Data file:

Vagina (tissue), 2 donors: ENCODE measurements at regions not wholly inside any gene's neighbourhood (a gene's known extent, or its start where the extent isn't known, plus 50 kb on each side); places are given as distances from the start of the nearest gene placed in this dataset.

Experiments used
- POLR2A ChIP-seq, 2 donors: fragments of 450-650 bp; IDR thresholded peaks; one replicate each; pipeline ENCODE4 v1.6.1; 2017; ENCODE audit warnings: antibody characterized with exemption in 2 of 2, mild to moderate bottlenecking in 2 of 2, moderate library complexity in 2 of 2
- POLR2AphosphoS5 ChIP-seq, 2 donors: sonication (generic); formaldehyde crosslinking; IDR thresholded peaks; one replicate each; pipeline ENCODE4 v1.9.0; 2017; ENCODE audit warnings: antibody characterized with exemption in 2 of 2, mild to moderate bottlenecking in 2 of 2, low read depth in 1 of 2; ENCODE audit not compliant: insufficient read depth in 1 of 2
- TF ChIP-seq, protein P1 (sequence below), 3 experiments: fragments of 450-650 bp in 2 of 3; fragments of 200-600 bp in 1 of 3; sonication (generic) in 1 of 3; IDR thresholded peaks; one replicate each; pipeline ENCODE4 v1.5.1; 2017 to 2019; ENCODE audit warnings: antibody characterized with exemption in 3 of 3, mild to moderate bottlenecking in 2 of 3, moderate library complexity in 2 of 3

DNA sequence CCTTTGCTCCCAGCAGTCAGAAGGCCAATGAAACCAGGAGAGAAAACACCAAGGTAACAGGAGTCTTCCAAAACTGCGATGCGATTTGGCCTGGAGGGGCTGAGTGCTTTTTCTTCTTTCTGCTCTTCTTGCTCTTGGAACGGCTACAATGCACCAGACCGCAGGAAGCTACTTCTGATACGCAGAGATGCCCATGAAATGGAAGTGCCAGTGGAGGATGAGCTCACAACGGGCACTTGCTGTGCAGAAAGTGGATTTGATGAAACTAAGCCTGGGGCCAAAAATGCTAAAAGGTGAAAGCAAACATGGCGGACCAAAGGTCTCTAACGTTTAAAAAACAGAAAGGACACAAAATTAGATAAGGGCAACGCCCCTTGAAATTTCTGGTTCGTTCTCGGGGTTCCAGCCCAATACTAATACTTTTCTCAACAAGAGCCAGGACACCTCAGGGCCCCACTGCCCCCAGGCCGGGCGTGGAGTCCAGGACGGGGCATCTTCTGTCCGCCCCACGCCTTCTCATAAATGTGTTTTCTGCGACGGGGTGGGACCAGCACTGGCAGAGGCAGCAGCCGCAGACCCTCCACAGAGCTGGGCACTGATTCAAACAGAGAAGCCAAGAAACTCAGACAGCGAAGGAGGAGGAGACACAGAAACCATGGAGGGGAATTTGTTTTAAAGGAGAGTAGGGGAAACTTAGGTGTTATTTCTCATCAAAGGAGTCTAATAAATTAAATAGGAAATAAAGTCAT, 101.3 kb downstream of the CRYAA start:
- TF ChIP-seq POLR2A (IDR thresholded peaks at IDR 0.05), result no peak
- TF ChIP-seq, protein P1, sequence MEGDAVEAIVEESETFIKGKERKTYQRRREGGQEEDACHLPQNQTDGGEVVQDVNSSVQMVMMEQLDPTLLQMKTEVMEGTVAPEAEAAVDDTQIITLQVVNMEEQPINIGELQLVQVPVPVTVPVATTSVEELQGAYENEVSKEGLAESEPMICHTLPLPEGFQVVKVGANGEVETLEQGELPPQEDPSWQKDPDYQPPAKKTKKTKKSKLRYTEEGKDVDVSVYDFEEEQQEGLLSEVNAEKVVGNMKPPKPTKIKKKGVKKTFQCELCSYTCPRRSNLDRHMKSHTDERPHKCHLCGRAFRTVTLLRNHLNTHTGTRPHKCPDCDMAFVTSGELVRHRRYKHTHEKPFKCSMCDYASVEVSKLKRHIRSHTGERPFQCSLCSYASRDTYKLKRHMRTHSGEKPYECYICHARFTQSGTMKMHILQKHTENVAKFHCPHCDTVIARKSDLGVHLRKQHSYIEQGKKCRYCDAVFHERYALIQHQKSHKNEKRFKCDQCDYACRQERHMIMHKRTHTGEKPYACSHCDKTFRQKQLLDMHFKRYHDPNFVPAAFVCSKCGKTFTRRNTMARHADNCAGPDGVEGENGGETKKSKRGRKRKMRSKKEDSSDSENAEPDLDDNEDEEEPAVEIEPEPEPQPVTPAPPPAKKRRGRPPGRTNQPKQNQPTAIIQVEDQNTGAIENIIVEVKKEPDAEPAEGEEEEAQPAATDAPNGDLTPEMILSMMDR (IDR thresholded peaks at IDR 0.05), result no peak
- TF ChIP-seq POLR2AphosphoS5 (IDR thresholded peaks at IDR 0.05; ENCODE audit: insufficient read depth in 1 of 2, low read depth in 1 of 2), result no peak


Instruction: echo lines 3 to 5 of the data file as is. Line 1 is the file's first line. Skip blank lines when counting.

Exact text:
- POLR2A ChIP-seq, 2 donors: fragments of 450-650 bp; IDR thresholded peaks; one replicate each; pipeline ENCODE4 v1.6.1; 2017; ENCODE audit warnings: antibody characterized with exemption in 2 of 2, mild to moderate bottlenecking in 2 of 2, moderate library complexity in 2 of 2
- POLR2AphosphoS5 ChIP-seq, 2 donors: sonication (generic); formaldehyde crosslinking; IDR thresholded peaks; one replicate each; pipeline ENCODE4 v1.9.0; 2017; ENCODE audit warnings: antibody characterized with exemption in 2 of 2, mild to moderate bottlenecking in 2 of 2, low read depth in 1 of 2; ENCODE audit not compliant: insufficient read depth in 1 of 2
- TF ChIP-seq, protein P1 (sequence below), 3 experiments: fragments of 450-650 bp in 2 of 3; fragments of 200-600 bp in 1 of 3; sonication (generic) in 1 of 3; IDR thresholded peaks; one replicate each; pipeline ENCODE4 v1.5.1; 2017 to 2019; ENCODE audit warnings: antibody characterized with exemption in 3 of 3, mild to moderate bottlenecking in 2 of 3, moderate library complexity in 2 of 3